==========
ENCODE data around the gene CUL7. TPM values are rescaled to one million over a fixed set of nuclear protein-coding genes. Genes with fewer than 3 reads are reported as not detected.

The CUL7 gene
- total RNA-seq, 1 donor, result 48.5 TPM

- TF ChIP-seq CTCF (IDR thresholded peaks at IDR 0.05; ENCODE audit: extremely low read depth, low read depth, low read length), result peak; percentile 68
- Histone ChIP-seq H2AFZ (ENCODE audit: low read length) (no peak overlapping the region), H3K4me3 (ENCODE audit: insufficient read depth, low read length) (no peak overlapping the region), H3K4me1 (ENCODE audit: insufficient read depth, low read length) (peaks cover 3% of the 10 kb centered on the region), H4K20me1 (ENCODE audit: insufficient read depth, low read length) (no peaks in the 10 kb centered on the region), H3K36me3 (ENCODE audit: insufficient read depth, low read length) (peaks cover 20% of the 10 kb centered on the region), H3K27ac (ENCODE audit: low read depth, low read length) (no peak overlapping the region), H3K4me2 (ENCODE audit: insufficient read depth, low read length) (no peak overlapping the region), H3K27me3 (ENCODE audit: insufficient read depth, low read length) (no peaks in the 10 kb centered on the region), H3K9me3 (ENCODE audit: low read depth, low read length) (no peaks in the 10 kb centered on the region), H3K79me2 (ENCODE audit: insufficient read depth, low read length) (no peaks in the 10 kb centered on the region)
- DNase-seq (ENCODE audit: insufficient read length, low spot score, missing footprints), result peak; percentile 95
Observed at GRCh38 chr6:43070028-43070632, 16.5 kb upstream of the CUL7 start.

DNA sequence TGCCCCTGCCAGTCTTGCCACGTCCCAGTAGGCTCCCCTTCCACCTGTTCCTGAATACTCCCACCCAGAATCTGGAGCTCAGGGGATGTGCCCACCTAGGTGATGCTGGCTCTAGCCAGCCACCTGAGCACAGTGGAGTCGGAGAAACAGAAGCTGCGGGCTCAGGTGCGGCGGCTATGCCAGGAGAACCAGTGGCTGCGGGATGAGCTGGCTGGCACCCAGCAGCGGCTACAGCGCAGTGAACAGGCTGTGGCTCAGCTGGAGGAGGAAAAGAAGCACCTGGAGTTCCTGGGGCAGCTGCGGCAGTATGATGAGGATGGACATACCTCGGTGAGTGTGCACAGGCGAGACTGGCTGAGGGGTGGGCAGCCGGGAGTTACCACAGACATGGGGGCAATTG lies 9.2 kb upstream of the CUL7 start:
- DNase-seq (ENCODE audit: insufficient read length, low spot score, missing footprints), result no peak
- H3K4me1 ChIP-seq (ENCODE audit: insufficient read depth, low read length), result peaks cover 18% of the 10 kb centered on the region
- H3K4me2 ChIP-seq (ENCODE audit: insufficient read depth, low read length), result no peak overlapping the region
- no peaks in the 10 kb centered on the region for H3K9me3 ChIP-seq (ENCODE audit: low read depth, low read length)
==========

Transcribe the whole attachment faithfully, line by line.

ENCODE data around the gene CUL7. TPM values are rescaled to one million over a fixed set of nuclear protein-coding genes. Genes with fewer than 3 reads are reported as not detected.

The CUL7 gene
- total RNA-seq, 1 donor, result 48.5 TPM

- TF ChIP-seq CTCF (IDR thresholded peaks at IDR 0.05; ENCODE audit: extremely low read depth, low read depth, low read length), result peak; percentile 68
- Histone ChIP-seq H2AFZ (ENCODE audit: low read length) (no peak overlapping the region), H3K4me3 (ENCODE audit: insufficient read depth, low read length) (no peak overlapping the region), H3K4me1 (ENCODE audit: insufficient read depth, low read length) (peaks cover 3% of the 10 kb centered on the region), H4K20me1 (ENCODE audit: insufficient read depth, low read length) (no peaks in the 10 kb centered on the region), H3K36me3 (ENCODE audit: insufficient read depth, low read length) (peaks cover 20% of the 10 kb centered on the region), H3K27ac (ENCODE audit: low read depth, low read length) (no peak overlapping the region), H3K4me2 (ENCODE audit: insufficient read depth, low read length) (no peak overlapping the region), H3K27me3 (ENCODE audit: insufficient read depth, low read length) (no peaks in the 10 kb centered on the region), H3K9me3 (ENCODE audit: low read depth, low read length) (no peaks in the 10 kb centered on the region), H3K79me2 (ENCODE audit: insufficient read depth, low read length) (no peaks in the 10 kb centered on the region)
- DNase-seq (ENCODE audit: insufficient read length, low spot score, missing footprints), result peak; percentile 95
Observed at GRCh38 chr6:43070028-43070632, 16.5 kb upstream of the CUL7 start.

DNA sequence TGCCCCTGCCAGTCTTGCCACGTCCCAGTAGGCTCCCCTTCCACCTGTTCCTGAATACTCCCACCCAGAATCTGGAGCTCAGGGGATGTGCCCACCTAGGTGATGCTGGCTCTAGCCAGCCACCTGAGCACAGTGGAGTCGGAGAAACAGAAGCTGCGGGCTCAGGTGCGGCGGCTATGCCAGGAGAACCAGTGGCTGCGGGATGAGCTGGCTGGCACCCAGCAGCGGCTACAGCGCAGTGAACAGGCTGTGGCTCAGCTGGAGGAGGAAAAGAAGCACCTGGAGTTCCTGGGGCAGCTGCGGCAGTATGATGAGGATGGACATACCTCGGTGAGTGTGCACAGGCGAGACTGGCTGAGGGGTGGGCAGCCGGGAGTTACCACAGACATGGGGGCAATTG lies 9.2 kb upstream of the CUL7 start:
- DNase-seq (ENCODE audit: insufficient read length, low spot score, missing footprints), result no peak
- H3K4me1 ChIP-seq (ENCODE audit: insufficient read depth, low read length), result peaks cover 18% of the 10 kb centered on the region
- H3K4me2 ChIP-seq (ENCODE audit: insufficient read depth, low read length), result no peak overlapping the region
- no peaks in the 10 kb centered on the region for H3K9me3 ChIP-seq (ENCODE audit: low read depth, low read length)